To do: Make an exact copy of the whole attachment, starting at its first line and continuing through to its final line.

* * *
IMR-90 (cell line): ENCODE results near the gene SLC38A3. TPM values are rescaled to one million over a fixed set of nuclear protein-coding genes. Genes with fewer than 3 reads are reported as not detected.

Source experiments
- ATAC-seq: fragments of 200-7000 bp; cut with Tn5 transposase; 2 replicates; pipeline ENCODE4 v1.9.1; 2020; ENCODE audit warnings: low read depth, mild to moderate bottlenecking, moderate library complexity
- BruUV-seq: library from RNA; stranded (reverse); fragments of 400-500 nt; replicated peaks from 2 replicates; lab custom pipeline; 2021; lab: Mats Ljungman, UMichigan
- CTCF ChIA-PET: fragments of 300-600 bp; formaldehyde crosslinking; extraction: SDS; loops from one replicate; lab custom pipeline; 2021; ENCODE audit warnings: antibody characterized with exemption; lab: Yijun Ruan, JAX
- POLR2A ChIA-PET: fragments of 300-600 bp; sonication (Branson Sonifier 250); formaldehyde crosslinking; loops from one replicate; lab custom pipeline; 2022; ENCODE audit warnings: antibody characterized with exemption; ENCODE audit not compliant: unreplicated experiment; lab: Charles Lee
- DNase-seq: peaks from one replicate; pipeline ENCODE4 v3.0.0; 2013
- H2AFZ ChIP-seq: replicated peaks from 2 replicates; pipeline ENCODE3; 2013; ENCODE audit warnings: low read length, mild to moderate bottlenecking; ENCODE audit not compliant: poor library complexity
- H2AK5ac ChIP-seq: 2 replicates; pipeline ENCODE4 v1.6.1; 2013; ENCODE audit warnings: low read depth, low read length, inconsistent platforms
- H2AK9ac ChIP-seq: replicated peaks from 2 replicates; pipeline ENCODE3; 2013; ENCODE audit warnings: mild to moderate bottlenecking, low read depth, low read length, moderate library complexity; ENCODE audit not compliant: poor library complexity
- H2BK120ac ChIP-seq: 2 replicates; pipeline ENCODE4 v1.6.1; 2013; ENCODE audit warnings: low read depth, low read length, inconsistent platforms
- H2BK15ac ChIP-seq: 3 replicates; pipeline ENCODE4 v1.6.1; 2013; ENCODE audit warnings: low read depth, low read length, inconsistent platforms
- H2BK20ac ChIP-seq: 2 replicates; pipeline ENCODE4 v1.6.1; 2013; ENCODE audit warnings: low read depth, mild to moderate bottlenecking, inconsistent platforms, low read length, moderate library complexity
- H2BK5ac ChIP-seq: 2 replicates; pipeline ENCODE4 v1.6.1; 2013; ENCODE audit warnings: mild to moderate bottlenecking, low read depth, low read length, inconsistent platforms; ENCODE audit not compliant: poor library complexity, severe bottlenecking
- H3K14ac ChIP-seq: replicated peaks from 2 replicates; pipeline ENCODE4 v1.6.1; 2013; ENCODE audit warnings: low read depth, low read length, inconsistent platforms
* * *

IMR-90 (cell line): ENCODE results near the gene SLC38A3. TPM values are rescaled to one million over a fixed set of nuclear protein-coding genes. Genes with fewer than 3 reads are reported as not detected.

Source experiments
- ATAC-seq: fragments of 200-7000 bp; cut with Tn5 transposase; 2 replicates; pipeline ENCODE4 v1.9.1; 2020; ENCODE audit warnings: low read depth, mild to moderate bottlenecking, moderate library complexity
- BruUV-seq: library from RNA; stranded (reverse); fragments of 400-500 nt; replicated peaks from 2 replicates; lab custom pipeline; 2021; lab: Mats Ljungman, UMichigan
- CTCF ChIA-PET: fragments of 300-600 bp; formaldehyde crosslinking; extraction: SDS; loops from one replicate; lab custom pipeline; 2021; ENCODE audit warnings: antibody characterized with exemption; lab: Yijun Ruan, JAX
- POLR2A ChIA-PET: fragments of 300-600 bp; sonication (Branson Sonifier 250); formaldehyde crosslinking; loops from one replicate; lab custom pipeline; 2022; ENCODE audit warnings: antibody characterized with exemption; ENCODE audit not compliant: unreplicated experiment; lab: Charles Lee
- DNase-seq: peaks from one replicate; pipeline ENCODE4 v3.0.0; 2013
- H2AFZ ChIP-seq: replicated peaks from 2 replicates; pipeline ENCODE3; 2013; ENCODE audit warnings: low read length, mild to moderate bottlenecking; ENCODE audit not compliant: poor library complexity
- H2AK5ac ChIP-seq: 2 replicates; pipeline ENCODE4 v1.6.1; 2013; ENCODE audit warnings: low read depth, low read length, inconsistent platforms
- H2AK9ac ChIP-seq: replicated peaks from 2 replicates; pipeline ENCODE3; 2013; ENCODE audit warnings: mild to moderate bottlenecking, low read depth, low read length, moderate library complexity; ENCODE audit not compliant: poor library complexity
- H2BK120ac ChIP-seq: 2 replicates; pipeline ENCODE4 v1.6.1; 2013; ENCODE audit warnings: low read depth, low read length, inconsistent platforms
- H2BK15ac ChIP-seq: 3 replicates; pipeline ENCODE4 v1.6.1; 2013; ENCODE audit warnings: low read depth, low read length, inconsistent platforms
- H2BK20ac ChIP-seq: 2 replicates; pipeline ENCODE4 v1.6.1; 2013; ENCODE audit warnings: low read depth, mild to moderate bottlenecking, inconsistent platforms, low read length, moderate library complexity
- H2BK5ac ChIP-seq: 2 replicates; pipeline ENCODE4 v1.6.1; 2013; ENCODE audit warnings: mild to moderate bottlenecking, low read depth, low read length, inconsistent platforms; ENCODE audit not compliant: poor library complexity, severe bottlenecking
- H3K14ac ChIP-seq: replicated peaks from 2 replicates; pipeline ENCODE4 v1.6.1; 2013; ENCODE audit warnings: low read depth, low read length, inconsistent platforms